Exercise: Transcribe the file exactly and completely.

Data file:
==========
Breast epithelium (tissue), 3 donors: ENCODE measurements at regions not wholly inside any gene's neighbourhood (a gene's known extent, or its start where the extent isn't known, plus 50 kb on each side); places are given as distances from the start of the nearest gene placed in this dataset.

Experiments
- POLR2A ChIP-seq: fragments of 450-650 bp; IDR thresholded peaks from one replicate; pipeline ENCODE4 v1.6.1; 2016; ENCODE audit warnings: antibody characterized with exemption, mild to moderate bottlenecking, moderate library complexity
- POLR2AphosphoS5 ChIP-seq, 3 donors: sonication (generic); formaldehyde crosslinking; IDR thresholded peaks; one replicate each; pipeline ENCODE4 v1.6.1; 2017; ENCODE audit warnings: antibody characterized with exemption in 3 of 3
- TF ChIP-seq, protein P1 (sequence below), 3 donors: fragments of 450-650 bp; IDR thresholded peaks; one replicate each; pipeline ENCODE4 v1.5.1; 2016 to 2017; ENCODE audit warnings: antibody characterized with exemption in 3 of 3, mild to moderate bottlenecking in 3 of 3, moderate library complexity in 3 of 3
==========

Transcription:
Breast epithelium (tissue), 3 donors: ENCODE measurements at regions not wholly inside any gene's neighbourhood (a gene's known extent, or its start where the extent isn't known, plus 50 kb on each side); places are given as distances from the start of the nearest gene placed in this dataset.

Experiments
- POLR2A ChIP-seq: fragments of 450-650 bp; IDR thresholded peaks from one replicate; pipeline ENCODE4 v1.6.1; 2016; ENCODE audit warnings: antibody characterized with exemption, mild to moderate bottlenecking, moderate library complexity
- POLR2AphosphoS5 ChIP-seq, 3 donors: sonication (generic); formaldehyde crosslinking; IDR thresholded peaks; one replicate each; pipeline ENCODE4 v1.6.1; 2017; ENCODE audit warnings: antibody characterized with exemption in 3 of 3
- TF ChIP-seq, protein P1 (sequence below), 3 donors: fragments of 450-650 bp; IDR thresholded peaks; one replicate each; pipeline ENCODE4 v1.5.1; 2016 to 2017; ENCODE audit warnings: antibody characterized with exemption in 3 of 3, mild to moderate bottlenecking in 3 of 3, moderate library complexity in 3 of 3